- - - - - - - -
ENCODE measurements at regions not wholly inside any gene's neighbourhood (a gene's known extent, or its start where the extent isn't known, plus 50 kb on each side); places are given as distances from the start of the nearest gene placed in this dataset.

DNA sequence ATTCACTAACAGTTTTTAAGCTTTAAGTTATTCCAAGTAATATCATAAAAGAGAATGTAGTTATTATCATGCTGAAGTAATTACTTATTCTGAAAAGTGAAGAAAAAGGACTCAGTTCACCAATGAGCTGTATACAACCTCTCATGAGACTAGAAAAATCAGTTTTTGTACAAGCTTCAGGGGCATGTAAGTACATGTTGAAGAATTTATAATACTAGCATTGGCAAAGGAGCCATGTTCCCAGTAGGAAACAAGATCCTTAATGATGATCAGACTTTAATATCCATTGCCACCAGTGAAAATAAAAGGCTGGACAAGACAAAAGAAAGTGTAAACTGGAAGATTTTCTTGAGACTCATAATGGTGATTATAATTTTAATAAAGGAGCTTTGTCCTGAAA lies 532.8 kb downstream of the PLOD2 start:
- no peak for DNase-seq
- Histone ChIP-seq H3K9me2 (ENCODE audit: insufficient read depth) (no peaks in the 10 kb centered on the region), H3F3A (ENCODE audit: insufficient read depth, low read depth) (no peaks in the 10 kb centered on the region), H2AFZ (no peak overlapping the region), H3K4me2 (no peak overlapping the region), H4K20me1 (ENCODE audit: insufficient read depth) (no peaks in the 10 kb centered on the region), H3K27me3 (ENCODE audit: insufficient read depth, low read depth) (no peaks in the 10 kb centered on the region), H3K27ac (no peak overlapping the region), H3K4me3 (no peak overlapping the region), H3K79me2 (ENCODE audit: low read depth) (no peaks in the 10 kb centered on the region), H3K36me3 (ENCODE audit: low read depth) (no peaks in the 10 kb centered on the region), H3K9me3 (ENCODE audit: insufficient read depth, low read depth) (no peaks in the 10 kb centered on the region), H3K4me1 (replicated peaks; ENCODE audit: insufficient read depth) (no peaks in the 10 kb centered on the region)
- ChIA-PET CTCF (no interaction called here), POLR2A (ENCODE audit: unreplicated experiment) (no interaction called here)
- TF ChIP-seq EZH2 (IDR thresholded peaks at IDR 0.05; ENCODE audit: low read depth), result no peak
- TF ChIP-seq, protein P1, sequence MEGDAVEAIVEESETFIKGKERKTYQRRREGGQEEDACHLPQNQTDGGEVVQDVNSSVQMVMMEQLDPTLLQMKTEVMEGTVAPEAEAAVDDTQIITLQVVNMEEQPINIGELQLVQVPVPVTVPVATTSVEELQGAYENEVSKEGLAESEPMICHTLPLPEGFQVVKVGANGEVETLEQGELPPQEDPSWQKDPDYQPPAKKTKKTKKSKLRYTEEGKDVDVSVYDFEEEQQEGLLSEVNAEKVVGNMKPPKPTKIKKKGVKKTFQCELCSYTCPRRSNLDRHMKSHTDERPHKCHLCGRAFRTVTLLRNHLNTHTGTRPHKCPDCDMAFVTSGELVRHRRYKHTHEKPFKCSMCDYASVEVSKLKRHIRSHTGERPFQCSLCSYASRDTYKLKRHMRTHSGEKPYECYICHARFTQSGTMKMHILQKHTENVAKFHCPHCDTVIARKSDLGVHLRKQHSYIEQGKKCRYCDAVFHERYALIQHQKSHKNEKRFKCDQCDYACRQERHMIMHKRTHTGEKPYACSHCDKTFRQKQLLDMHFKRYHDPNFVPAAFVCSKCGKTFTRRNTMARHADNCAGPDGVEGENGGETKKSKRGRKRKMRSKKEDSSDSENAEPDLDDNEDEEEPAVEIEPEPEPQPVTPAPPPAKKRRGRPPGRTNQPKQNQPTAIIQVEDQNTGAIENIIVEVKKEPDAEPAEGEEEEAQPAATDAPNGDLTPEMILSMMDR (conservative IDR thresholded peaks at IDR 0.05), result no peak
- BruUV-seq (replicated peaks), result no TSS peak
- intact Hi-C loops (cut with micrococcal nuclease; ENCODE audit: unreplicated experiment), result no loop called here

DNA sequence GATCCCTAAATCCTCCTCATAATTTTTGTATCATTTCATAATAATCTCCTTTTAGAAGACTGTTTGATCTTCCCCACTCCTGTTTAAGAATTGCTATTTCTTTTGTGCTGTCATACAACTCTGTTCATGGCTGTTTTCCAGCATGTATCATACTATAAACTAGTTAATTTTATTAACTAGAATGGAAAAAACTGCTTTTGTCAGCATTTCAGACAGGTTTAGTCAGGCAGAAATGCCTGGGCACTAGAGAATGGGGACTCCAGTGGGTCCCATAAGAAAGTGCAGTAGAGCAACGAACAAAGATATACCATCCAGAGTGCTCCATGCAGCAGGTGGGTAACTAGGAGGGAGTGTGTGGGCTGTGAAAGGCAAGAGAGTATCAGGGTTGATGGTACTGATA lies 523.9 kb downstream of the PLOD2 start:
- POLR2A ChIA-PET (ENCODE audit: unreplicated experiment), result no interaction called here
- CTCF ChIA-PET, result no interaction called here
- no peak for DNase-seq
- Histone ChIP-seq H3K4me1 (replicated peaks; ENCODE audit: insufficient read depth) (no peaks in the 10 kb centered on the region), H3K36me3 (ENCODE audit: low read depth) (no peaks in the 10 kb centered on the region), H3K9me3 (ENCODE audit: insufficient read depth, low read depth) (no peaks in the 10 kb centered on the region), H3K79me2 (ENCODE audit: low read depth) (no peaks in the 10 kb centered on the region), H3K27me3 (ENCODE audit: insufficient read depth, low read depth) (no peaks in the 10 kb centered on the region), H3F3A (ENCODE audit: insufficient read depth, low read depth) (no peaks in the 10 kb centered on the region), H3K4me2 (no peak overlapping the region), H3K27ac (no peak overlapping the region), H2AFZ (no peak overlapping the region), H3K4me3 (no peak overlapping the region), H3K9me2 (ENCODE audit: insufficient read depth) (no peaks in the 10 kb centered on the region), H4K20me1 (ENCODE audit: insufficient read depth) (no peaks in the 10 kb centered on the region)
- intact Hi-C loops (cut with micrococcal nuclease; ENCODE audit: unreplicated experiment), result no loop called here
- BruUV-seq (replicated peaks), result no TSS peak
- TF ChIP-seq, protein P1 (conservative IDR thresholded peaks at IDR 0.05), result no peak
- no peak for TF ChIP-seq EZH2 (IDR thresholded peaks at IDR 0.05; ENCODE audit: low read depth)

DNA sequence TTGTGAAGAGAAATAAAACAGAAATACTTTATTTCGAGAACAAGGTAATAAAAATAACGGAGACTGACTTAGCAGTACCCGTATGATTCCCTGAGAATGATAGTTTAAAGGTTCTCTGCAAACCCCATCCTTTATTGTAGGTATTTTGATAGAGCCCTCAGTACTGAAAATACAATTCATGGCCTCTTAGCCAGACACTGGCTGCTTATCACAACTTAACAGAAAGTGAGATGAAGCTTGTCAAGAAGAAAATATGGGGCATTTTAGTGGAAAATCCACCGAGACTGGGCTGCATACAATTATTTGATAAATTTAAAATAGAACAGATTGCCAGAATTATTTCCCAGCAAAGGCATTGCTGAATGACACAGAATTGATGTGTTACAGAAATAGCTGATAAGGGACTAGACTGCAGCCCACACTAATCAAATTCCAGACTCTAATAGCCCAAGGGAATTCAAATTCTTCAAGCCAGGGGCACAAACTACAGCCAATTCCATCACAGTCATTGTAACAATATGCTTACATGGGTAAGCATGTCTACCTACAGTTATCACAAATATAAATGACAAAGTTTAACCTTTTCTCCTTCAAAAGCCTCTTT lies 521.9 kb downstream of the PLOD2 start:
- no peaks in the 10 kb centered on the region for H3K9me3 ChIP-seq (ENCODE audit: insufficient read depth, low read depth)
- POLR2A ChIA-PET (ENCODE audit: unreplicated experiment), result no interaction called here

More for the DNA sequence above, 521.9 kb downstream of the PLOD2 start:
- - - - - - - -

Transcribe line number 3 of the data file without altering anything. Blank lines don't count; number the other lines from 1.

- no peak for DNase-seq